The biggest disruptions are likely to stem from the uncertainties of Brexit, both before it is scheduled to take place and afterwards. In December 2018, four months before the planned departure, it looked possible that the UK could crash out without a withdrawal deal with the EU (3). This would mean that on 30 March 2019 the UK would be considered a third country under the EU’s law without any regulatory ties except those based on the basic trading rules of the World Trade Organization (WTO) (4).
In mid-December 2018, the ruling Conservative party and UK parliament were still split over whether to approve a UK–EU withdrawal deal negotiated by prime minister Theresa May. This deal would allow a transition period until the end of 2020 for the negotiation of a free trade agreement and the implementation of a full Brexit (5).
In a confidence vote on 12 December 2018 among the Conservative party’s 317 members of parliament, close to 40% strongly hostile to the deal opposed the prime minister. This confirmed that the withdrawal agreement would not be supported by a majority in parliament unless May gained further concessions from Brussels.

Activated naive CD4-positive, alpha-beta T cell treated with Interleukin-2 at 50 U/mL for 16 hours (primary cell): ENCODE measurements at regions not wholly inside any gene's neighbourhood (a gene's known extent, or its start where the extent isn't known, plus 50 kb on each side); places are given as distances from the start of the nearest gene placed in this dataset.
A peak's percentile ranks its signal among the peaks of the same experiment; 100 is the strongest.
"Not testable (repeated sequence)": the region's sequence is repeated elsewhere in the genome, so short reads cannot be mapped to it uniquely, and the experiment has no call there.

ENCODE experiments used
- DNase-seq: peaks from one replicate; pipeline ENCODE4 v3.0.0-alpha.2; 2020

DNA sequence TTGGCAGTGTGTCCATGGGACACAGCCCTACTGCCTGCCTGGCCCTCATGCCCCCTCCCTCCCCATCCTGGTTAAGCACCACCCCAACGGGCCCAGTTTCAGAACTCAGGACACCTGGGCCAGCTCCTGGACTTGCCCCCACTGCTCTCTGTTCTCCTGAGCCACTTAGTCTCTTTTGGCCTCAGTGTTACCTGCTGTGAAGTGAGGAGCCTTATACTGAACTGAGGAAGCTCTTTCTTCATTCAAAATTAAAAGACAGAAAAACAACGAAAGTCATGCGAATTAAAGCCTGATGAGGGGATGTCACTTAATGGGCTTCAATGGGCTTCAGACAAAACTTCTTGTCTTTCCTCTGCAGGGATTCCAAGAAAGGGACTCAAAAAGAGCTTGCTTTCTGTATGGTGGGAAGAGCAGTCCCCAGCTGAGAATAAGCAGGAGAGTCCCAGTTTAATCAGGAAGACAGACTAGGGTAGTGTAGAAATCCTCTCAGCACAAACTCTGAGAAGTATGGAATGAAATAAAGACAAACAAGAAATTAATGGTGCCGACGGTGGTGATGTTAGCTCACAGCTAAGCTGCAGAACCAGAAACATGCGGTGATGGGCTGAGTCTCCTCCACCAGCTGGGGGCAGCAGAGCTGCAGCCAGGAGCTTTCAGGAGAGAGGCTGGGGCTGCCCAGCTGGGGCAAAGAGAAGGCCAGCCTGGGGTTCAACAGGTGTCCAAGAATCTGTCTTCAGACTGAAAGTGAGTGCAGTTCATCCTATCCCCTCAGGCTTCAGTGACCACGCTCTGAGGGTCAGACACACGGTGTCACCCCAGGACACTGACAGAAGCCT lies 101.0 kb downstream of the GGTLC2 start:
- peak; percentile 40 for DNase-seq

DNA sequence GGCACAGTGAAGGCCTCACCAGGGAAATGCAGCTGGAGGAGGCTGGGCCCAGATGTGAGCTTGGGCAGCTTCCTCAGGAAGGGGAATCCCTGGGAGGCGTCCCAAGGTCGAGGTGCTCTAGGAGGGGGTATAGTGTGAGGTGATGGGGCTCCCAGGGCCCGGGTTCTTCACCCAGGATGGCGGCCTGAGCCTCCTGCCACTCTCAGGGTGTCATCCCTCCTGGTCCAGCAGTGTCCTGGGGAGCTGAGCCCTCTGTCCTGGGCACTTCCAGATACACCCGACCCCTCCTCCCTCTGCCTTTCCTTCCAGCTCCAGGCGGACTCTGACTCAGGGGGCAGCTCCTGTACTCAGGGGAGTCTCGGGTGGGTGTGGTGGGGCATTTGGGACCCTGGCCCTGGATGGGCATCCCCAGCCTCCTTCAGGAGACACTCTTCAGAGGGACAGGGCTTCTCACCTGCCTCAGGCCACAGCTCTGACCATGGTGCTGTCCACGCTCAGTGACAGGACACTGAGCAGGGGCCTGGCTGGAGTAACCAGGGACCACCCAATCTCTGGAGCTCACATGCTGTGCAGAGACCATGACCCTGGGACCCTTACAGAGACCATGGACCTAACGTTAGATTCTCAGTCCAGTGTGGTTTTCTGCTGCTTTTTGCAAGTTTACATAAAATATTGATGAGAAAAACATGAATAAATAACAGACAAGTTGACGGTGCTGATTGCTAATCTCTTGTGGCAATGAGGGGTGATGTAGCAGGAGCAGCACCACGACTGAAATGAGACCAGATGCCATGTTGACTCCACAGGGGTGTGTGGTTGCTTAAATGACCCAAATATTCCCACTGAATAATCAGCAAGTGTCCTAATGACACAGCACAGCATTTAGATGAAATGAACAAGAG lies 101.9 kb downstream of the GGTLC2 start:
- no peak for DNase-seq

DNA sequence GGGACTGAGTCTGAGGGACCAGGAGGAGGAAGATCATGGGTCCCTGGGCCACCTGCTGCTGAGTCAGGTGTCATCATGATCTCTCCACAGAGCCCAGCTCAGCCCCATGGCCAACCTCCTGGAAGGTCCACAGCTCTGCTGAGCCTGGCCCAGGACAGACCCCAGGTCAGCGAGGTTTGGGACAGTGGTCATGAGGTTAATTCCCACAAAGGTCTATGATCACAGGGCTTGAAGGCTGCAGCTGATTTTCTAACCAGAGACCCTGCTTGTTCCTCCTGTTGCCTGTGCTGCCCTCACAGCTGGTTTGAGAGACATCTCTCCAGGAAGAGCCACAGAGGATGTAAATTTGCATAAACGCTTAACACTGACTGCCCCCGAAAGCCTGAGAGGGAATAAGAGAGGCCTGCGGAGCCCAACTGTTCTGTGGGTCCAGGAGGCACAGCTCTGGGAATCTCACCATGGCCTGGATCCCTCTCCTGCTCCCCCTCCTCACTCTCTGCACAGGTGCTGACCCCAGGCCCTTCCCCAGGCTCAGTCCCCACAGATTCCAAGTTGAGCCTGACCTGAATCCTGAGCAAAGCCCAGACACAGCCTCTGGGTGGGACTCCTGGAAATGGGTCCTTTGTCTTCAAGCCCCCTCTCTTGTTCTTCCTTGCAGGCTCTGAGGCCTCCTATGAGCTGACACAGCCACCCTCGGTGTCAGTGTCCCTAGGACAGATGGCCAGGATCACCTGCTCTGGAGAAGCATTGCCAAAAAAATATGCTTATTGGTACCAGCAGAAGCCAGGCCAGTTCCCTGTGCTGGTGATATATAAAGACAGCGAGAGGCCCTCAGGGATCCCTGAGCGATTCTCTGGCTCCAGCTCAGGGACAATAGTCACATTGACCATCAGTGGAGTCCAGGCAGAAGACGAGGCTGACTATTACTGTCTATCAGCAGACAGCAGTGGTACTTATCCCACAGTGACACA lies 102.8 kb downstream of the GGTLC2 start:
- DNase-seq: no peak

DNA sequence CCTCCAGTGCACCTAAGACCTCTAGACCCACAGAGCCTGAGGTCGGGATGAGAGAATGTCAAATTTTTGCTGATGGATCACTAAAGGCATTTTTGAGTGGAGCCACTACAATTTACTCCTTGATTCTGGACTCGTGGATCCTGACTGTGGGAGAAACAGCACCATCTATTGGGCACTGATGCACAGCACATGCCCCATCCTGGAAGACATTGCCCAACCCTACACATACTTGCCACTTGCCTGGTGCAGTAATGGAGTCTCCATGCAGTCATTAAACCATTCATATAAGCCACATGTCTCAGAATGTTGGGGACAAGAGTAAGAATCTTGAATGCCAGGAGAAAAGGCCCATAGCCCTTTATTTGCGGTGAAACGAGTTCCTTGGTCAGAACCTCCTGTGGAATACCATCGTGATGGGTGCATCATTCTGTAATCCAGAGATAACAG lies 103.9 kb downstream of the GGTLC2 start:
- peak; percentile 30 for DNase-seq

With approximately 80 million medicines packages a month being traded between the UK-a major centre of drugs production in Europe-and the rest of the EU, pharmaceutical supplies not only in the UK itself but also across Europe would be severely impeded without a withdrawal agreement covering the export and imports of medicines (3). It could also impact wide areas of pharmaceuticals regulation in addition to supplies.
“A ‘no-deal’ Brexit would mean the biggest disintegration of the complex regulated medicines market across Europe in terms of regulation, cross border movement of goods, comparative pricing, and intellectual property,” said Steve Bates, chief executive of the UK Bioindustry Association, representing biopharmaceutical producers, in a blog on 10 December 2018 (6).
Only a few days before, Matt Hancock, the government’s health secretary, had announced more ‘no-deal’ contingency plans. In addition to a previous instruction to pharmaceutical companies to stockpile six weeks supplies, extra storage space would be made available, and shipping routes would be opened specifically for transporting medicines (3).